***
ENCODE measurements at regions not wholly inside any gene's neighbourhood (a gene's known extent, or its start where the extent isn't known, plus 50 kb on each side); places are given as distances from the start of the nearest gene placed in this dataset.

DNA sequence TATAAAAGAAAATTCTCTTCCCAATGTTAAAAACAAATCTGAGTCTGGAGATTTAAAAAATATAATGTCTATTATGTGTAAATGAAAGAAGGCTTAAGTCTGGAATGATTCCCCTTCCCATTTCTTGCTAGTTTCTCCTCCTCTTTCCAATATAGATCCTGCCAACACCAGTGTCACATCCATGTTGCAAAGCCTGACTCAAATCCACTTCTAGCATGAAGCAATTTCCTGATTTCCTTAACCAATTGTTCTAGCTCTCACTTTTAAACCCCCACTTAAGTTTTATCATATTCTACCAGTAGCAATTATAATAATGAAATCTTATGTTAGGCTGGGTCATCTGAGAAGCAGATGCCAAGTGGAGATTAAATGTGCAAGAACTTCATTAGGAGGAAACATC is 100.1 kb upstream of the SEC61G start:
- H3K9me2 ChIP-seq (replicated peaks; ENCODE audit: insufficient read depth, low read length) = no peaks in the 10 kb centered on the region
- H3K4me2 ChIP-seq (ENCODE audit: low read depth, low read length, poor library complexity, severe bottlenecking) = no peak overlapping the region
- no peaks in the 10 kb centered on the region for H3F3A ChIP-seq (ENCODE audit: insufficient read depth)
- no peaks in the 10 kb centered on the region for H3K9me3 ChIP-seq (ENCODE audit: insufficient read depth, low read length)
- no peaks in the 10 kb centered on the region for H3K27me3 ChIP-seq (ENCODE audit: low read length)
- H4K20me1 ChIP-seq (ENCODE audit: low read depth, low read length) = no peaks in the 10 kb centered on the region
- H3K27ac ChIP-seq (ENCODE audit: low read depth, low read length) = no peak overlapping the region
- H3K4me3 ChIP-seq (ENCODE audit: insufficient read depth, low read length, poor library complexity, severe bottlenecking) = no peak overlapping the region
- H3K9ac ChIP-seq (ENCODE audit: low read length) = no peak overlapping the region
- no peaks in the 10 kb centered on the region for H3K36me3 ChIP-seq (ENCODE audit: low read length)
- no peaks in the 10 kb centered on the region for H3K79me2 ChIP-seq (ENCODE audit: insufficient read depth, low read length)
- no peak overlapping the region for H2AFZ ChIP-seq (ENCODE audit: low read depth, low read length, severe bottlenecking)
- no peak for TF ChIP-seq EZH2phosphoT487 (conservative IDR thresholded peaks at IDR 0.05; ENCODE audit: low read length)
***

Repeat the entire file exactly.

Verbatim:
ENCODE measurements at regions not wholly inside any gene's neighbourhood (a gene's known extent, or its start where the extent isn't known, plus 50 kb on each side); places are given as distances from the start of the nearest gene placed in this dataset.

DNA sequence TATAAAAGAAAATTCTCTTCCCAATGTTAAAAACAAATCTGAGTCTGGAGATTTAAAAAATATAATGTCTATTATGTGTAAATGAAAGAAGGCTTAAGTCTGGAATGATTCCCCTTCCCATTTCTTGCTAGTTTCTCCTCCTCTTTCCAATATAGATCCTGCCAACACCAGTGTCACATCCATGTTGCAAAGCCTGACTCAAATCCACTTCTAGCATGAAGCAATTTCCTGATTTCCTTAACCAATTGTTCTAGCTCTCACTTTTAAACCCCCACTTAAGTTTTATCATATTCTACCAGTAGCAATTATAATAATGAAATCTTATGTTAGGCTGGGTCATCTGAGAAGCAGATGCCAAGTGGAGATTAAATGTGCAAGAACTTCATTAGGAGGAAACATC is 100.1 kb upstream of the SEC61G start:
- H3K9me2 ChIP-seq (replicated peaks; ENCODE audit: insufficient read depth, low read length) = no peaks in the 10 kb centered on the region
- H3K4me2 ChIP-seq (ENCODE audit: low read depth, low read length, poor library complexity, severe bottlenecking) = no peak overlapping the region
- no peaks in the 10 kb centered on the region for H3F3A ChIP-seq (ENCODE audit: insufficient read depth)
- no peaks in the 10 kb centered on the region for H3K9me3 ChIP-seq (ENCODE audit: insufficient read depth, low read length)
- no peaks in the 10 kb centered on the region for H3K27me3 ChIP-seq (ENCODE audit: low read length)
- H4K20me1 ChIP-seq (ENCODE audit: low read depth, low read length) = no peaks in the 10 kb centered on the region
- H3K27ac ChIP-seq (ENCODE audit: low read depth, low read length) = no peak overlapping the region
- H3K4me3 ChIP-seq (ENCODE audit: insufficient read depth, low read length, poor library complexity, severe bottlenecking) = no peak overlapping the region
- H3K9ac ChIP-seq (ENCODE audit: low read length) = no peak overlapping the region
- no peaks in the 10 kb centered on the region for H3K36me3 ChIP-seq (ENCODE audit: low read length)
- no peaks in the 10 kb centered on the region for H3K79me2 ChIP-seq (ENCODE audit: insufficient read depth, low read length)
- no peak overlapping the region for H2AFZ ChIP-seq (ENCODE audit: low read depth, low read length, severe bottlenecking)
- no peak for TF ChIP-seq EZH2phosphoT487 (conservative IDR thresholded peaks at IDR 0.05; ENCODE audit: low read length)